Brussels: European Union leaders called for a united front at their first Brexit summit on Saturday as they prepared to adopt a tough strategy for two years of talks with Britain.
EU President Donald Tusk insisted Britain would also benefit if unity boosted the chances of a deal, after Prime Minister Theresa May accused the other 27 countries of ganging up on London.
The 27 leaders meeting in Brussels will approve guidelines saying trade talks can only start once London agrees divorce terms on citizens` rights, its exit bill and Northern Ireland.
"We need to remain united as the EU 27. It is only then that we will be able to conclude the negotiations, which means that our unity is also in the UK`s interest," Tusk said.
The meeting in Brussels is the 27 countries` first official Brexit summit since May triggered the Article 50 divorce process exactly one month ago.
The call for a united front comes hot on the heels of a war of words between May and German Chancellor Angela Merkel, who said Britain should not have "illusions" about the talks.
"There will inevitably be a price and a cost for Britain," French President Francois Hollande said, adding that "the aim of the summit is unity."
However, the unity call comes after years of bitter internal divisions within the bloc on everything from the euro and migration to how to tackle growing euroscepticism.On arrival at the summit, Merkel said the EU wants "good relations" with Britain but added that "we also want to defend, at 27, our common interests -- so far we have done extremely well."
The EU`s chief Brexit negotiator, Michel Barnier, said the bloc had a "clear line" on the talks. "But this unity is not directed against Britain, I think that it is also in its interest," he said.
The EU 27 have considerably toughened the guidelines since Tusk first unveiled them a month ago, with Brussels also drawing up a detailed list of citizens` rights.
Tusk said Europeans needed "solid guarantees for citizens and their families, who will be affected by Brexit on both sides -- this must be number-one priority for EU and the UK."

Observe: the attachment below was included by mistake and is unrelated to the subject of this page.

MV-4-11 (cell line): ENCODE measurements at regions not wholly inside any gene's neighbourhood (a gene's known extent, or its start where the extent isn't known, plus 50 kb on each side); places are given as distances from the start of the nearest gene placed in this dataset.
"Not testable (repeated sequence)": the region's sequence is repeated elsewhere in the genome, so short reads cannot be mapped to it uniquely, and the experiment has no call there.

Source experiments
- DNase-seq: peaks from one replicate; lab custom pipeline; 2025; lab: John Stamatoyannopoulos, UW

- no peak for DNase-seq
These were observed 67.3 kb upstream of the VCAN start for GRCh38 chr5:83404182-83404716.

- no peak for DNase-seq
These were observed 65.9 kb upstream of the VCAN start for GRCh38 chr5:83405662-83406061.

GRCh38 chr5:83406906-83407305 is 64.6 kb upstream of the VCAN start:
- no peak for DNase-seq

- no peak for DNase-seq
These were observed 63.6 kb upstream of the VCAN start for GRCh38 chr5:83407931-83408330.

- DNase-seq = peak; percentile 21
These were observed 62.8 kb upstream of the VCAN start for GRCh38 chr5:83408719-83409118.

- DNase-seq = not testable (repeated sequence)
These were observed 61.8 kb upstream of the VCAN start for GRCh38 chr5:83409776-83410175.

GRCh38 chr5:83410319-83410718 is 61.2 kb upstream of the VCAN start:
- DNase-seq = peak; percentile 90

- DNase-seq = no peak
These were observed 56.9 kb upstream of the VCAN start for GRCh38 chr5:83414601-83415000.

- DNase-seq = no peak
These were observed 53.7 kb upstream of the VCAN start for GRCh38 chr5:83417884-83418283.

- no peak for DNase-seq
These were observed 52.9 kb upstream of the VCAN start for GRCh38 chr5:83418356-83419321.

This referred to the fate of three million EU citizens living in Britain and one million Britons on the continent, with officials hoping for a resolution on their status after Brexit by the end of the year.
In a further move that will rile London, the EU is also set to back automatic membership for Northern Ireland if it reunifies with Ireland, and call for Spain to have a say over any deal that affects Gibraltar.
The leaders will also discuss for the first time the spoils of Brexit -- the relocation of EU medical and banking agencies that are currently based in London.
Virtually all of the 27 have put their hand up to win one of the agencies.
Any cracks in Europe`s unity are expected to emerge when the sides must agree on future ties with Britain, with export powers like the Netherlands urging a soft touch.
Dutch Prime Minister Mark Rutte said divorce talks "must not take too long. We need a good timing so that we can talk of our future relations."
The EU guidelines say that only when "sufficient progress" has been made on divorce issues can these trade talks begin, with sources saying they hope to do that by the end of the year.While the EU says citizens` rights is a priority, the most touchy issue of all is likely to be Britain`s exit bill.
This is estimated at around 60 billion euros ($65 million), which mainly covers financial commitments made by the bloc while Britain was a member.
The bill is politically toxic for Britain but also risks causing divisions among EU states as they debate how to plug any holes in the EU`s budget.
May`s decision to call a general election in Britain on June 8, in a bid to shore up her mandate and strengthen her negotiating position, has only stiffened their resolve.
The elections are "an internal problem she wants to resolve in the Conservative party, to have not a hard Brexit or a soft Brexit, but Theresa`s Brexit," said Luxembourg`s prime minister Xavier Bettel.
Actual Brexit talks are not expected to begin until after the British election, although the EU is set to give an official mandate to Barnier on May 22.